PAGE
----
Well, it’s day number who-even-knows of the COVID-19 quarantine, and let me just say, it’s an interesting time. My wife and I both already worked for Kronos remotely, but we have a young son and are now trying to navigate working with him at home as well during the day. This is something I’m sure many can relate to right now. It comes with challenges – in fact, if we’re being real, it’s tough. Really tough. So it got me thinking about effective ways to engage as a community of remote workers and more importantly with our families since we’re all together until further notice.
When I was a kid, both my parents worked full-time. My mother worked for a university and my father was a small business owner. When baseball cards and sports memorabilia were all the rage, my dad decided to open a shop. With two parents working, until I was able to be at home by myself, I spent a lot of time at my dad’s shop. After school, I went to the shop. When I was sick, I was at the shop. It was like my second home. Looking back, I realize I learned much more there than I thought at the time.
That was my unique situation when I was a kid, and for children now I’m sure that the current state of affairs is having a similar impact on how they perceive the world. In light of what’s going on, how can we continue to teach the next generation and provide them with unique opportunities to develop and grow? Well, now that many of us are working remote, it’s the perfect time to teach the next generation some practical skills through a kind of non-traditional “Take your kid to work day.”
The goal is to make it fun but more importantly invest in your family, teach some simple life lessons to positively impact the next generation, and of course stay productive with our regular day jobs in the process. Here are some ideas that you as an HR professional can implement yourself and pass on to your employees:
7 teaching opportunities during the remote workday
- Have every hour of the day scheduled. You know your child’s attention span, so accommodate the schedule and “working hours” accordingly. Be sure to generate excitement and work in plenty of breaks.
- Set a “meeting” over breakfast while you enjoy your coffee. Do your best to pique their interest and find something relatable in your job that would help apply it to your child’s life. Begin by giving them a sense of the business world. Provide an explanation of what your company does, what you do to contribute, and explain how when you do your job, it makes money for the company in specific ways and pays you. This could also be used as a great time to talk about budgeting and the importance of managing money properly.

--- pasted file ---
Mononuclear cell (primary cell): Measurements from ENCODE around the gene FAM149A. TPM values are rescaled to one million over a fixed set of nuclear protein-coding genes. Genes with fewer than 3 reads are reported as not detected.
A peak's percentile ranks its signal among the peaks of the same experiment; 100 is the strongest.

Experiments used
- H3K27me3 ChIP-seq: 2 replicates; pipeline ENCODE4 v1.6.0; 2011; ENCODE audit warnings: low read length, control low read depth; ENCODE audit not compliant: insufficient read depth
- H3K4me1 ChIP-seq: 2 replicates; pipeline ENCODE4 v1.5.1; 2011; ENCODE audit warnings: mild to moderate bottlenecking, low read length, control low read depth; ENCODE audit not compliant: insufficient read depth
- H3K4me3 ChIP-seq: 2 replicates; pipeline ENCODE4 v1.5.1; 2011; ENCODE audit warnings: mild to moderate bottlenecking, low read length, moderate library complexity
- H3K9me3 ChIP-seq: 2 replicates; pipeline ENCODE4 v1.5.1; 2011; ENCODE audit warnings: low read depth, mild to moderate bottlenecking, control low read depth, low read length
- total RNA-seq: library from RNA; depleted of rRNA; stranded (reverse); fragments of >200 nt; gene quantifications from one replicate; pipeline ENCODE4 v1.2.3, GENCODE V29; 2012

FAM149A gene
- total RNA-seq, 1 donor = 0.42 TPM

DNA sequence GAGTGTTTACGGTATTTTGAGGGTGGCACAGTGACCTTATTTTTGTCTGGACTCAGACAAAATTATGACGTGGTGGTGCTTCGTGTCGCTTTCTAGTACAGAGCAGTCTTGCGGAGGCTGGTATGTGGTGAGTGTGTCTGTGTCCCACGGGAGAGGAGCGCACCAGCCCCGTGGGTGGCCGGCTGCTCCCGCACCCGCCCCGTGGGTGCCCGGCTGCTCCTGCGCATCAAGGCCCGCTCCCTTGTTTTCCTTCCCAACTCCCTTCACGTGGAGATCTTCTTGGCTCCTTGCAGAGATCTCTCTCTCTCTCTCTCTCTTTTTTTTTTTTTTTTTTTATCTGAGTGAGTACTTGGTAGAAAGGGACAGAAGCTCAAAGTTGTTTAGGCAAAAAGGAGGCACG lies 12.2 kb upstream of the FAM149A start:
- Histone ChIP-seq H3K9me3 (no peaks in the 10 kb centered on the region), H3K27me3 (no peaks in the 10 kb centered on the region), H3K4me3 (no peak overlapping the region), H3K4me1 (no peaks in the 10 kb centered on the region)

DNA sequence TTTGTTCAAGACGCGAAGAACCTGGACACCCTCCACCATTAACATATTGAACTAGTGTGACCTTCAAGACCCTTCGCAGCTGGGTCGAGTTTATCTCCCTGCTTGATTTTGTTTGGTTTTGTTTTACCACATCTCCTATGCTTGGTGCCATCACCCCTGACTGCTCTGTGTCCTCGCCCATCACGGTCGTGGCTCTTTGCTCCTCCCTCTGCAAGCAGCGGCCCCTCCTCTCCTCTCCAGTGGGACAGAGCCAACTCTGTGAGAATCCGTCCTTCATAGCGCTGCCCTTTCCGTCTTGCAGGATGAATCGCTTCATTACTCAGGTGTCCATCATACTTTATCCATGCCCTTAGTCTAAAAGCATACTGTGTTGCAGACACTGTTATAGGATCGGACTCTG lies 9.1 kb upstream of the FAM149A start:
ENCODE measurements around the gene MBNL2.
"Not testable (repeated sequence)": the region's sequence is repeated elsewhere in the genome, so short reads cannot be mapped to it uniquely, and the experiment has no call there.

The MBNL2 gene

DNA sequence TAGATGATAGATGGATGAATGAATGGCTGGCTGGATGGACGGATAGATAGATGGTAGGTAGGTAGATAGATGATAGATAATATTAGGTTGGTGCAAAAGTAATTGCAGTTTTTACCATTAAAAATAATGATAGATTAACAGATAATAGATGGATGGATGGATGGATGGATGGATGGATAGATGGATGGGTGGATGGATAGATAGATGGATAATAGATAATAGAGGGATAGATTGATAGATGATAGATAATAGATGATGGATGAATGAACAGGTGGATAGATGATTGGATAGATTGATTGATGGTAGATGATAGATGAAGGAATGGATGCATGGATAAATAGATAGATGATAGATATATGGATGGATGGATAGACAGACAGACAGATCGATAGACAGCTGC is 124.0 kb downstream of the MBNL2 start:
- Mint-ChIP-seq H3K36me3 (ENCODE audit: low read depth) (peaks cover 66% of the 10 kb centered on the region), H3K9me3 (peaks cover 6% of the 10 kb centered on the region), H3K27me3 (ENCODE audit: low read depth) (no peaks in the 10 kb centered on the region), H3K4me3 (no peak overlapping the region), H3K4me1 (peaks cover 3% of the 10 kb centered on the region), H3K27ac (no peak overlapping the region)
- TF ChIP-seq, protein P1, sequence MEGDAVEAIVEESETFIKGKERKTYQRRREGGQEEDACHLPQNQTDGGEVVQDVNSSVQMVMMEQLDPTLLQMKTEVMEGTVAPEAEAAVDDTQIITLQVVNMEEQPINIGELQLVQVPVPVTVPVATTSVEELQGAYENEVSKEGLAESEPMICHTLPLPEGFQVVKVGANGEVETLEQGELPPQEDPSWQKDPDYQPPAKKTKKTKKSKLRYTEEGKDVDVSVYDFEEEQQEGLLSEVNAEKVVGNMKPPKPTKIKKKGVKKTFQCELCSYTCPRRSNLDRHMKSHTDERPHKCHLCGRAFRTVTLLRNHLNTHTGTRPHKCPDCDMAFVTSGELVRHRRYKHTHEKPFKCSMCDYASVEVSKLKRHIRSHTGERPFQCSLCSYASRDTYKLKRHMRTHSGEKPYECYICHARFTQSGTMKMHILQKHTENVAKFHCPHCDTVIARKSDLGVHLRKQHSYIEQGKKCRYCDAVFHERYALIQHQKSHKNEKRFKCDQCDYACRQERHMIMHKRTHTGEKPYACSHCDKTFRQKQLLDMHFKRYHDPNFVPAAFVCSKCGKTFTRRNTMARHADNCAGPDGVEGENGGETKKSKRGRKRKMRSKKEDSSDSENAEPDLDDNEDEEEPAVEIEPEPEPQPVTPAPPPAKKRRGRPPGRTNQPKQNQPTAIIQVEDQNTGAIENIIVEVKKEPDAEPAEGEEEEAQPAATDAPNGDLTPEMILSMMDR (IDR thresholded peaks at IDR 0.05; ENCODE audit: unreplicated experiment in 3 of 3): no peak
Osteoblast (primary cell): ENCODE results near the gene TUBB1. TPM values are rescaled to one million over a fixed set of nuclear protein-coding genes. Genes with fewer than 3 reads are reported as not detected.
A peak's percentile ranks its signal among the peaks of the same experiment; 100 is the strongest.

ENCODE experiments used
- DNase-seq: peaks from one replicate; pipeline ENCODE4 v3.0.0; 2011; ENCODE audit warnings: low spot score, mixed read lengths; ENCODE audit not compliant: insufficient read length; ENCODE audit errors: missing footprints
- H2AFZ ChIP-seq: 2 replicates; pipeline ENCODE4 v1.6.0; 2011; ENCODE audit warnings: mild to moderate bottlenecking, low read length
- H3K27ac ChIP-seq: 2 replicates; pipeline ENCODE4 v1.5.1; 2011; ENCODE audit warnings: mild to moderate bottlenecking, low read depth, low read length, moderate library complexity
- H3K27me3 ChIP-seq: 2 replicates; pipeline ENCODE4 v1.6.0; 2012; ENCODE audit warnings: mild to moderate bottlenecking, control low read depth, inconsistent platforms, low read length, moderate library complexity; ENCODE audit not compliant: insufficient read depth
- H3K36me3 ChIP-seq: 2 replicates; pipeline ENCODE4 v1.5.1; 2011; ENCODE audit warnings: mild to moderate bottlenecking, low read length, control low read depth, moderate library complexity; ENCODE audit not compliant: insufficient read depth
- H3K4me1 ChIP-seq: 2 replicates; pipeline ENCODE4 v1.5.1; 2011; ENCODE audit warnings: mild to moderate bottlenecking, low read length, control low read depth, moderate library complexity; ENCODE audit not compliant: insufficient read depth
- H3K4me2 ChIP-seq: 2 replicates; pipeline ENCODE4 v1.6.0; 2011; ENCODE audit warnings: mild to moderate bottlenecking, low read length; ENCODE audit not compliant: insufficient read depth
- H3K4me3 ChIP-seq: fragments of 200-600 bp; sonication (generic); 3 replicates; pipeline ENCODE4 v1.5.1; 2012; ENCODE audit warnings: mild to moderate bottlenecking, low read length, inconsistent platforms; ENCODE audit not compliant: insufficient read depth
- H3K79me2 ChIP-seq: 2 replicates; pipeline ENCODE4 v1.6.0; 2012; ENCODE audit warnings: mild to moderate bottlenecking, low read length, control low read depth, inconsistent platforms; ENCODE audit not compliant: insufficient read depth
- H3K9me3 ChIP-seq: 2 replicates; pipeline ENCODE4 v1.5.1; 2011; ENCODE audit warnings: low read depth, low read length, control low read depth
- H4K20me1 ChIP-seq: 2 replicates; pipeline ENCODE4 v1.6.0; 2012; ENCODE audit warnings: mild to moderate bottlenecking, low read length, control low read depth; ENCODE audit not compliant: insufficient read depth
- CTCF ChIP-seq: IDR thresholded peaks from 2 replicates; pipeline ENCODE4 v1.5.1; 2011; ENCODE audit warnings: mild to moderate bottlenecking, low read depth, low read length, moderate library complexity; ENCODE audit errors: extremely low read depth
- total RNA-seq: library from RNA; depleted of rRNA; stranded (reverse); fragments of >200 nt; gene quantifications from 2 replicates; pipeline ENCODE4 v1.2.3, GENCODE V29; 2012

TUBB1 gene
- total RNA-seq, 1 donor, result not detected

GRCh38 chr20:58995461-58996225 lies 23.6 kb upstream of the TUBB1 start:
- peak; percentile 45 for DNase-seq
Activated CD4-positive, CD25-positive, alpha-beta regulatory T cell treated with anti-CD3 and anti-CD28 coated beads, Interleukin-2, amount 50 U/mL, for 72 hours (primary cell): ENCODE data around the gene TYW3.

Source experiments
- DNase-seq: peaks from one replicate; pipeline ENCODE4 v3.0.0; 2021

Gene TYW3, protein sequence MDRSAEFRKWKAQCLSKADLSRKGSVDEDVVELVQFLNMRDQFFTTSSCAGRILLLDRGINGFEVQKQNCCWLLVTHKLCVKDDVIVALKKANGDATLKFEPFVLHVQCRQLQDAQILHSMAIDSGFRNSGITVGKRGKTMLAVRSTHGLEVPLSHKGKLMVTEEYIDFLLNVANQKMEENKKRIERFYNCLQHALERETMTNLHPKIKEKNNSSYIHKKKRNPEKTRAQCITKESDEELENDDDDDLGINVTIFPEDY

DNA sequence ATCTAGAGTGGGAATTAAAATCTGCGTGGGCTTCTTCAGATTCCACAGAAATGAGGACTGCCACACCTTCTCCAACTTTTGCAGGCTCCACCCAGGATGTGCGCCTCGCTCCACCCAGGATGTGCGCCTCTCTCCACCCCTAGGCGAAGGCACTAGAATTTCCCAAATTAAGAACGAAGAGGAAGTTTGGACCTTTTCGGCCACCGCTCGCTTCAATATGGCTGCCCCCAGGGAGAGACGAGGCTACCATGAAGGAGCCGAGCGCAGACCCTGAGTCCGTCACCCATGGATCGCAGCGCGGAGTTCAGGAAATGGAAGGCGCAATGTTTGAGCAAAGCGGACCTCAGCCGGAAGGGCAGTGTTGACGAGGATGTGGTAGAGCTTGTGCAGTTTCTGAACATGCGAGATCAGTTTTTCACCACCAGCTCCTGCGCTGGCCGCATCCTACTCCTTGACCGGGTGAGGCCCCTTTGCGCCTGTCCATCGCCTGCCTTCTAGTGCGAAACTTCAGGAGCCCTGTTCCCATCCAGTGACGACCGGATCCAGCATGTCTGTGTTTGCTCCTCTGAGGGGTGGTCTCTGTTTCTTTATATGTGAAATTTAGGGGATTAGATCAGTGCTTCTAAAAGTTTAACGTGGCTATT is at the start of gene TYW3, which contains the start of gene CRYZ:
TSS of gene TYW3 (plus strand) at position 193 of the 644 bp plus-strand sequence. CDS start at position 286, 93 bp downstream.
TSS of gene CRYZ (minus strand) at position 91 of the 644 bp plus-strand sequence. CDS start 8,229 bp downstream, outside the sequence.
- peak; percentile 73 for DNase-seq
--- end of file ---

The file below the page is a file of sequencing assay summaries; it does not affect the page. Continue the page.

- Set goals for your child to accomplish that day. Spend a few minutes trying to teach them 3 to 5 things about your job. Encourage them to ask questions and make sure you answer them. Relate to your specific areas of expertise with these tasks so you can explain them well – who knows, maybe you’ll get a new perspective on something you’re dealing with that you hadn’t considered based on what your child comes up with.
- If a problem comes up, ask your child to brainstorm with you. Foster creativity and be open to any idea. Converse about why each idea is important, and emphasize that when you try new things, failure is okay and is in fact an important part of getting to the right answer to a problem.
- If possible, let them listen in on and contribute to phone calls or meetings. This will help them understand the importance of collaboration, being a part of a team, and respecting others. Keep them involved. Even if they can’t participate directly, you can debrief with them after they shadow you on a call or meeting. Another beneficial side effect here is that if your child is engaged in what you’re doing, it may help minimize disruptions during the meetings you need to attend from home.
- Embrace technology. I get it, we have to monitor “screen time.” The situation right now is different. Use technology to allow your kid to take notes, use the webcam for meetings, or let them navigate the systems you use for your job like your email applications, team productivity software, or document management systems. You can even go as far as setting up an email to send them calendar invites and receive notifications about upcoming meetings or events.
- Lastly, recap the day. Discuss with them what they learned, what they liked or didn’t like, and even what you yourself could improve on. Kids are unconventional thinkers – you might find some great ideas through this process that you can apply in your day-to-day.
Conclusion: Making the most of your new normal
Going back to the memory of my dad’s shop, I remember the first time I made a sale. I negotiated with the customer, I set the price, and they bought the item. It was exhilarating. Leading up to that point, I was taught how to use a cash register, make change, and the importance of sweeping the floors. If you plan ahead and keep it fun, you can help prepare your kids for the realities of the working world too while also helping them understand the time you dedicate to your job responsibilities each day.
Although our situations may be different in the current moment, it’s hectic times like these where we can come together and invest some of our time to teach the next generation about business, remote work, and the skills they’ll need to succeed in the future. I’m certainly thankful my parents took the time to teach me something new, and I’m sure your employees would be grateful for some tips on how to do that for their own children. Stay safe out there, and feel free to share these tips with co-workers at your organization as we all balance our new mostly remote work life.